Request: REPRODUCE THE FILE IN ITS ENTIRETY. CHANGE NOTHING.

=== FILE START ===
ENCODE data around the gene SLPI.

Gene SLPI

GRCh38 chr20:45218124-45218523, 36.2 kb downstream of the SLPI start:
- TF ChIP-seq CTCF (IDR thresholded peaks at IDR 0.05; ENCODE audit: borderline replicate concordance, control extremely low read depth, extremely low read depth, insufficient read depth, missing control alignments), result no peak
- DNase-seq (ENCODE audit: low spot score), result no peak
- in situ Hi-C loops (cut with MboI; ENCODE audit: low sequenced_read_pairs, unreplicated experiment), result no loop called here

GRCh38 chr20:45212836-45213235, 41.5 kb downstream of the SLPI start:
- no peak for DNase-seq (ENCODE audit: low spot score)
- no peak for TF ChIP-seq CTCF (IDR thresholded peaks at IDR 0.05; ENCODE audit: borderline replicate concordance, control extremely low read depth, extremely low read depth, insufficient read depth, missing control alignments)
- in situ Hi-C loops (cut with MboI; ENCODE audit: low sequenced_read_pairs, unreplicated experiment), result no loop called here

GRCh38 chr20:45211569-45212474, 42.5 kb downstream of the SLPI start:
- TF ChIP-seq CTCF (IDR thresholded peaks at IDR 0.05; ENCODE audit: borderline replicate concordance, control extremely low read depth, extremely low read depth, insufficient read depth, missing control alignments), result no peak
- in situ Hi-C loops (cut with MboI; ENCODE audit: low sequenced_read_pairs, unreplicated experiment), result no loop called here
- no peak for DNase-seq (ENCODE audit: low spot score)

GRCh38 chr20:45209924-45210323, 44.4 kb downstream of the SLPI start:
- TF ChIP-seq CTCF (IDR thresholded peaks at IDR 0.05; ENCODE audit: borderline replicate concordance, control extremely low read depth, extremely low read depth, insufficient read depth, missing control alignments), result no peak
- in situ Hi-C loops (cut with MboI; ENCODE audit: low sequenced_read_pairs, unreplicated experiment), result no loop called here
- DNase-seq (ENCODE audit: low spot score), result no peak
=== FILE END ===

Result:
ENCODE data around the gene SLPI.

Gene SLPI

GRCh38 chr20:45218124-45218523, 36.2 kb downstream of the SLPI start:
- TF ChIP-seq CTCF (IDR thresholded peaks at IDR 0.05; ENCODE audit: borderline replicate concordance, control extremely low read depth, extremely low read depth, insufficient read depth, missing control alignments), result no peak
- DNase-seq (ENCODE audit: low spot score), result no peak
- in situ Hi-C loops (cut with MboI; ENCODE audit: low sequenced_read_pairs, unreplicated experiment), result no loop called here

GRCh38 chr20:45212836-45213235, 41.5 kb downstream of the SLPI start:
- no peak for DNase-seq (ENCODE audit: low spot score)
- no peak for TF ChIP-seq CTCF (IDR thresholded peaks at IDR 0.05; ENCODE audit: borderline replicate concordance, control extremely low read depth, extremely low read depth, insufficient read depth, missing control alignments)
- in situ Hi-C loops (cut with MboI; ENCODE audit: low sequenced_read_pairs, unreplicated experiment), result no loop called here

GRCh38 chr20:45211569-45212474, 42.5 kb downstream of the SLPI start:
- TF ChIP-seq CTCF (IDR thresholded peaks at IDR 0.05; ENCODE audit: borderline replicate concordance, control extremely low read depth, extremely low read depth, insufficient read depth, missing control alignments), result no peak
- in situ Hi-C loops (cut with MboI; ENCODE audit: low sequenced_read_pairs, unreplicated experiment), result no loop called here
- no peak for DNase-seq (ENCODE audit: low spot score)

GRCh38 chr20:45209924-45210323, 44.4 kb downstream of the SLPI start:
- TF ChIP-seq CTCF (IDR thresholded peaks at IDR 0.05; ENCODE audit: borderline replicate concordance, control extremely low read depth, extremely low read depth, insufficient read depth, missing control alignments), result no peak
- in situ Hi-C loops (cut with MboI; ENCODE audit: low sequenced_read_pairs, unreplicated experiment), result no loop called here
- DNase-seq (ENCODE audit: low spot score), result no peak